2. Performance

A key criterion when it comes to platform choice, performance is mostly influenced by the database subsystem you choose. Our rule of thumb: The higher your performance requirements, the more specialized your database system choice should be.

3. Import interfaces

We categorize import interfaces into three different sections:

data platforms compared with data warehouses

I. Files

Files remain the most common form of data today.

II. Web Services

Plenty of web services with relevant data are available online.

III. Databases

Although many organizations store their data in traditional databases, in most cases direct database access is not exposed to the internet and therefore remains unavailable to cloud data platforms. Web services can be placed in between on-premise databases and cloud services to handle security aspects and access control. Another alternative is the use of ssh-tunneling over secure jump hosts.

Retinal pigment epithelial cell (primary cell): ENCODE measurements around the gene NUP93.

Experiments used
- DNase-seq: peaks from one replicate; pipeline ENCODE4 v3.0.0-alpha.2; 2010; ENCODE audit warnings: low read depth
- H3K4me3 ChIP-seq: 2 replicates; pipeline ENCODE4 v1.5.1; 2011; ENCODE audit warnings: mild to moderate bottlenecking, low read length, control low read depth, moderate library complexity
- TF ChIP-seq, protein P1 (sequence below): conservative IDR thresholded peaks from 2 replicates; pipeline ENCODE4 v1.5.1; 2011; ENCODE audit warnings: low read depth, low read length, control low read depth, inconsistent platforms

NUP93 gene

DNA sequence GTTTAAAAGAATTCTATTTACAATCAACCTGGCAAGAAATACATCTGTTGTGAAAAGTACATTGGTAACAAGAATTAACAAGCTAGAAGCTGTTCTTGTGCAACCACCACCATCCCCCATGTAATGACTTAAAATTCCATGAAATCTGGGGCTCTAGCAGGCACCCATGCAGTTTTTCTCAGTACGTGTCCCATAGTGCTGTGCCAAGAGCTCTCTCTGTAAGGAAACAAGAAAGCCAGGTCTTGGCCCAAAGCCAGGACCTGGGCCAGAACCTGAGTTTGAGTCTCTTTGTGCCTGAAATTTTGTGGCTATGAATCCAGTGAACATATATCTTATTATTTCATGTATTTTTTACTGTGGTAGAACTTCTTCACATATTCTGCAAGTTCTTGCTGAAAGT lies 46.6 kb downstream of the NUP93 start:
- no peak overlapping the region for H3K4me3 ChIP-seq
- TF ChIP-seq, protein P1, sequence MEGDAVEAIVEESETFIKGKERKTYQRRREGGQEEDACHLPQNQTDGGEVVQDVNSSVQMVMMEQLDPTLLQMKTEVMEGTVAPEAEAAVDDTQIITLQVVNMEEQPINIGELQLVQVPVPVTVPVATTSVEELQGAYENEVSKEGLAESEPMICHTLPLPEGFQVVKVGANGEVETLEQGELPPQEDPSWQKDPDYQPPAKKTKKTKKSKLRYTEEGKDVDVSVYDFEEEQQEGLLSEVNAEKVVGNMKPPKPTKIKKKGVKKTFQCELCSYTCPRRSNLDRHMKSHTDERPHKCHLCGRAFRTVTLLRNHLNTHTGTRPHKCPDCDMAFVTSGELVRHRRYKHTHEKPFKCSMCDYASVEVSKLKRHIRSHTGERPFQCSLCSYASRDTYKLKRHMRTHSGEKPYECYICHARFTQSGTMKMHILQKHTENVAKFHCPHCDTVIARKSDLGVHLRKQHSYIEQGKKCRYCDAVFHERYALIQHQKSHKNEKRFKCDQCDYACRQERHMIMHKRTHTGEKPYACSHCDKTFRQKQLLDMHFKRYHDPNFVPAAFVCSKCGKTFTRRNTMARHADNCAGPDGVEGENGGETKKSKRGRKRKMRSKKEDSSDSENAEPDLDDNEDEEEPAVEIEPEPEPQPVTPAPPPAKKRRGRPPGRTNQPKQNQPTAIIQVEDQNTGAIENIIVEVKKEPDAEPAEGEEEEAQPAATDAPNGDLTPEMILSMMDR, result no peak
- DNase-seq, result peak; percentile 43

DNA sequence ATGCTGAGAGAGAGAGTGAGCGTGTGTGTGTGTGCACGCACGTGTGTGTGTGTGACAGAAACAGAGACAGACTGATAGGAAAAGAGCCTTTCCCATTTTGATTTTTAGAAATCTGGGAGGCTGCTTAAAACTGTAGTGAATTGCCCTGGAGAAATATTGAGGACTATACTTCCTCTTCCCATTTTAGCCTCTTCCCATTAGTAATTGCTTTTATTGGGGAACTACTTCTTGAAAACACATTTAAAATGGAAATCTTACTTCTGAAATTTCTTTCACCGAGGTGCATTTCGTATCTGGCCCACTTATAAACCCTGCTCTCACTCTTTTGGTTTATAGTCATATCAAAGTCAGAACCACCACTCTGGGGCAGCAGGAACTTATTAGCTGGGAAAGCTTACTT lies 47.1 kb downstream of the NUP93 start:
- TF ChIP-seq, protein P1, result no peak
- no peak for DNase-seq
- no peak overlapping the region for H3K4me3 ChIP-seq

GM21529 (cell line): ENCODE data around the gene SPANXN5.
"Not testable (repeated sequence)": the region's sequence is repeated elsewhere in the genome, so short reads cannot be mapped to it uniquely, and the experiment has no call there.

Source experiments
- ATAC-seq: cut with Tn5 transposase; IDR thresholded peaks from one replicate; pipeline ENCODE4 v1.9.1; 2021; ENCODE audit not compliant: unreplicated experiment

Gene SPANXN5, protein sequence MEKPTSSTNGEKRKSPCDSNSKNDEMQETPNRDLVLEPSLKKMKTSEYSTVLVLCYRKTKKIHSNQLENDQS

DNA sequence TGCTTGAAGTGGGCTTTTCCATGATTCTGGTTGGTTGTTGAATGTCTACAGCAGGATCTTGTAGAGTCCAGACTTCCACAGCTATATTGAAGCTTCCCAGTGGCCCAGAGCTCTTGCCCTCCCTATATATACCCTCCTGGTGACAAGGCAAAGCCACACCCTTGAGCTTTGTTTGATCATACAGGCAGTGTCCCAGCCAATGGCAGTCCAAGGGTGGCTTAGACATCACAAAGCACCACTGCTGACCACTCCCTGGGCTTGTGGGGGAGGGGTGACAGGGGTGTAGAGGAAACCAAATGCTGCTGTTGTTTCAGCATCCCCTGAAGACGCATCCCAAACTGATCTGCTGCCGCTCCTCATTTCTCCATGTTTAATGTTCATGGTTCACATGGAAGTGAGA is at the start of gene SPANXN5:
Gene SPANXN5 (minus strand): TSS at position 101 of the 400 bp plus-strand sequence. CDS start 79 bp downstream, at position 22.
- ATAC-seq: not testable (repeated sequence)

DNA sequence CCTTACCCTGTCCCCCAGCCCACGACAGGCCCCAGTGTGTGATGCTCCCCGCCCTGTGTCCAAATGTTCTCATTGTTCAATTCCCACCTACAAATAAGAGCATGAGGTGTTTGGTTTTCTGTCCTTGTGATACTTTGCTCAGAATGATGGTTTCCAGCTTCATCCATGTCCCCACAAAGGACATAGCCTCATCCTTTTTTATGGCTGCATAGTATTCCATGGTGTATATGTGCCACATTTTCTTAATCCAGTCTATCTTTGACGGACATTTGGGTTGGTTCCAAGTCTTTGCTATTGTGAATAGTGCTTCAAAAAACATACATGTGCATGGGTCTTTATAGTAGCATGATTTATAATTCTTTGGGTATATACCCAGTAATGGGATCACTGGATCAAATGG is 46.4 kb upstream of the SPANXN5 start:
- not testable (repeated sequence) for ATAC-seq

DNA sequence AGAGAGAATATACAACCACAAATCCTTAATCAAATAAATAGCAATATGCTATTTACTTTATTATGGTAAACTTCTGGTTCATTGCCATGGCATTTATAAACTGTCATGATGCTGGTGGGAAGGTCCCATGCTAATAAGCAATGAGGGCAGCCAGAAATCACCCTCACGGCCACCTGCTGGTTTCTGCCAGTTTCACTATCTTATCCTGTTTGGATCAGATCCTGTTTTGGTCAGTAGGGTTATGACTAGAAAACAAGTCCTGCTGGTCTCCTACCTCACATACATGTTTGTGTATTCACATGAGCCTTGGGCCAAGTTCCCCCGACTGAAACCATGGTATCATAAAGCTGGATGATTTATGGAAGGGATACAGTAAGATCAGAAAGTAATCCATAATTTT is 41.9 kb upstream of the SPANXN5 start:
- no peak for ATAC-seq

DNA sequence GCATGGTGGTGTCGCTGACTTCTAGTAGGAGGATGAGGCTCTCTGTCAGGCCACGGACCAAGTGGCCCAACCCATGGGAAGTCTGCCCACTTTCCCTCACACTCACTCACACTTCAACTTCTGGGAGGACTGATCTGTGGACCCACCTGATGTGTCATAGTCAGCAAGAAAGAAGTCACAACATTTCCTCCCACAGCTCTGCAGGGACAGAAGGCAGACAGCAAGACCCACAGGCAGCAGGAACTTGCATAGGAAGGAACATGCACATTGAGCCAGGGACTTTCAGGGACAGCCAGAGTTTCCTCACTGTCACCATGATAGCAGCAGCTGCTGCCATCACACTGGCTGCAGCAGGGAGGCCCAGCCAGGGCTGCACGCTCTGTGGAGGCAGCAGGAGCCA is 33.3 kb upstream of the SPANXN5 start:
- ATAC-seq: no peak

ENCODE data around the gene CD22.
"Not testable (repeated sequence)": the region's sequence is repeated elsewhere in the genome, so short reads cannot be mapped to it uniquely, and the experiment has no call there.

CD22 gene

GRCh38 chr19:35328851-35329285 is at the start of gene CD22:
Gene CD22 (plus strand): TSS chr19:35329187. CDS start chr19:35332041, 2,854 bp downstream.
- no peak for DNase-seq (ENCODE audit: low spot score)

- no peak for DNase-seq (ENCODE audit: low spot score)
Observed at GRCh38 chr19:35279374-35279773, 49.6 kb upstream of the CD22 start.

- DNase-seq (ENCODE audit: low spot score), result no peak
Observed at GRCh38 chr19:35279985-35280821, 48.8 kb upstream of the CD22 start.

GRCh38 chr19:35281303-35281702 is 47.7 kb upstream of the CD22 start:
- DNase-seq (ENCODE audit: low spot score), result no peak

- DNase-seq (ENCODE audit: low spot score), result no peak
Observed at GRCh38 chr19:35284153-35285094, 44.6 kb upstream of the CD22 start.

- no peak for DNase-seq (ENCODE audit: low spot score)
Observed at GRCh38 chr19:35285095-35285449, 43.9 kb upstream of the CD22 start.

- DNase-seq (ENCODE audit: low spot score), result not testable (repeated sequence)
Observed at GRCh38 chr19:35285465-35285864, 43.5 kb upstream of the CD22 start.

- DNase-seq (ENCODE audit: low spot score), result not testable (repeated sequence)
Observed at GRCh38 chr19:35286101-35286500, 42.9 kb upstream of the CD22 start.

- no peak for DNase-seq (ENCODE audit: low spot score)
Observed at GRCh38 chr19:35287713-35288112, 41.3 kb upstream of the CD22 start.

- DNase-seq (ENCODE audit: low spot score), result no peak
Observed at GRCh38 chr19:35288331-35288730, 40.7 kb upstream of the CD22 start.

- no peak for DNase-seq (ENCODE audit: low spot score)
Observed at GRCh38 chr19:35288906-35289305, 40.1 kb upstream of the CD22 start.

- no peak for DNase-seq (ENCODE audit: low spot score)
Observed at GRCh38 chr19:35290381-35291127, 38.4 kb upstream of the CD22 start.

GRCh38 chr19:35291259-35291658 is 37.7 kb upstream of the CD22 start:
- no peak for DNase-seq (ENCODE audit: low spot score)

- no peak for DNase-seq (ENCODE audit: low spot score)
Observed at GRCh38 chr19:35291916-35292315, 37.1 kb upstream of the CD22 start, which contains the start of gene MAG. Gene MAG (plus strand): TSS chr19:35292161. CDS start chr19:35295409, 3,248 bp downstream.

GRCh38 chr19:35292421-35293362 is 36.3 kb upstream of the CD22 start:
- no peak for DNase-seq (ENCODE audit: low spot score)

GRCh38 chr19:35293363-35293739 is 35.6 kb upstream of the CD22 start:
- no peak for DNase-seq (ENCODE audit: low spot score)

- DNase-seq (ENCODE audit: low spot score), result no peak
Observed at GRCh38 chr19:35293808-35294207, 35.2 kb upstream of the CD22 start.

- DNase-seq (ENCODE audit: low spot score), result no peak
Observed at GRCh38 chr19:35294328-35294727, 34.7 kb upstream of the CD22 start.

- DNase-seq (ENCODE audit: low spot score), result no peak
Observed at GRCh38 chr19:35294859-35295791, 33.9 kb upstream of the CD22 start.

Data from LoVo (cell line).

IV. Real-time Streams

Real-time data streams as delivered by messaging routers (speaking WAMPMQTTAMQP, etc.) are still underutilized today but are gaining in significance with the rise of IoT.

4. Data transformation ETL

Data imported into the data platform usually has to undergo some data transformations before it can be used for analysis. This process is traditionally called ETL (Extract, Transform, Load). Data transformation processes usually create a table from the raw data, assign data types, filter values, join existing data, create derived columns/rows, and apply all kinds of custom logic to the raw data. Creating and managing ETL processes is sometimes called data engineering. This is the most time-consuming task in any data environment. In most cases, this task takes up to 80% of the overall human efforts. Larger data warehouses can contain thousands of ETL processes with different stages, dependencies, and processing sequences.

5. Process automation

When you have many sources, targets, and multiple data transformation processes in between, you also have numerous dependencies. This comes with a certain run schedule logic. The automation of processes is part of every data platform and involves a variety of processes of increased complexity. Alone for the scheduling of processes, a variety of dedicated tools such as Apache Airflow, Automate, Control-M, or Luigi have been made available.